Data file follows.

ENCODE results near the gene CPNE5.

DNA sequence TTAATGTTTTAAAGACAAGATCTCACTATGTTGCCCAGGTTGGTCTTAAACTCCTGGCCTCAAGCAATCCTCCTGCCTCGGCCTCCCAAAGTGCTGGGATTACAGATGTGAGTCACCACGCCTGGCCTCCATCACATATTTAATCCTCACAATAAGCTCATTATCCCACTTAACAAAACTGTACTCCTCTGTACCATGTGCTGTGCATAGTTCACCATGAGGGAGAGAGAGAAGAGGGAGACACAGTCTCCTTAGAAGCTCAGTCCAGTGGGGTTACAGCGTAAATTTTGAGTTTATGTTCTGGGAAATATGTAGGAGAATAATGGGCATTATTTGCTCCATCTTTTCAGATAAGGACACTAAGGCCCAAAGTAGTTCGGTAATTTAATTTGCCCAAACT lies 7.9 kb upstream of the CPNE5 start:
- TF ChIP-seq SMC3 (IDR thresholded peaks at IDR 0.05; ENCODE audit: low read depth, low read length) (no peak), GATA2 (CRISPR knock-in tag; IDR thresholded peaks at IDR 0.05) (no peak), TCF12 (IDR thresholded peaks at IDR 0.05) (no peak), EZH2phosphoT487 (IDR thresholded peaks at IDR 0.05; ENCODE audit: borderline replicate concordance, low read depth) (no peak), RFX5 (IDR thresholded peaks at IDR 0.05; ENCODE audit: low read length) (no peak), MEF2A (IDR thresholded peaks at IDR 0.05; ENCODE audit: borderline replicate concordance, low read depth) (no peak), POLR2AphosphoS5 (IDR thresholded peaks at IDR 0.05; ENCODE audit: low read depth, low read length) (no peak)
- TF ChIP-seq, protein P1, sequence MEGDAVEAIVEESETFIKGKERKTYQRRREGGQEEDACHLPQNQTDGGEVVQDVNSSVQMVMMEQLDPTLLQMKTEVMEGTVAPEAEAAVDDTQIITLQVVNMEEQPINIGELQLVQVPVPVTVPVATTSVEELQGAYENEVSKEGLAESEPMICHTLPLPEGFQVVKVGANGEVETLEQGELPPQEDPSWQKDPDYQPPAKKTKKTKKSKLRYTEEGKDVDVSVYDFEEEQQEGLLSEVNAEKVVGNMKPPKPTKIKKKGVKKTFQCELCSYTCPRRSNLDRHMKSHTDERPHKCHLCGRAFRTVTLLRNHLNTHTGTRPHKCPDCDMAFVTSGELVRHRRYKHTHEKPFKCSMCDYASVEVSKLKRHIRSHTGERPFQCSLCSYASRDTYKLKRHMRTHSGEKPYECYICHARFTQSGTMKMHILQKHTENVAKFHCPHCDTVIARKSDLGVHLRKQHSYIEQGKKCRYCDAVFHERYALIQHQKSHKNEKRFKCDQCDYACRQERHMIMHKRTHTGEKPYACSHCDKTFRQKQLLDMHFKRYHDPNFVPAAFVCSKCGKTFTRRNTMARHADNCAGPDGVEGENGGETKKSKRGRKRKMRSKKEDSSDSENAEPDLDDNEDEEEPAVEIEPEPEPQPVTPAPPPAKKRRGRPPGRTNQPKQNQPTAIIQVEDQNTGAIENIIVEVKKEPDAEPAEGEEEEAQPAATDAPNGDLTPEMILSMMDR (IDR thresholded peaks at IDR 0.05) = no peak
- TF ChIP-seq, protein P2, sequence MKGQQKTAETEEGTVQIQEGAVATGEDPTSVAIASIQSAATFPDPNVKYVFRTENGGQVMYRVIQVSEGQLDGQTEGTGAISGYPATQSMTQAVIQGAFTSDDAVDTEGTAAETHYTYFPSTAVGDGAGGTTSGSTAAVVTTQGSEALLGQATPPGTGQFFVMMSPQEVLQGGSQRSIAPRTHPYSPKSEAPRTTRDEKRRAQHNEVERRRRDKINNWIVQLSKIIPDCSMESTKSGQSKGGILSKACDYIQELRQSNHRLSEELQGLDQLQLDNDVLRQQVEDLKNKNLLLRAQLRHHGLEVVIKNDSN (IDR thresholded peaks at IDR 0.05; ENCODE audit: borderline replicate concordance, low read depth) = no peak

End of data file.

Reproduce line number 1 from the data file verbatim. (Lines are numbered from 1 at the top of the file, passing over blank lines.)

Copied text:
ENCODE results near the gene CPNE5.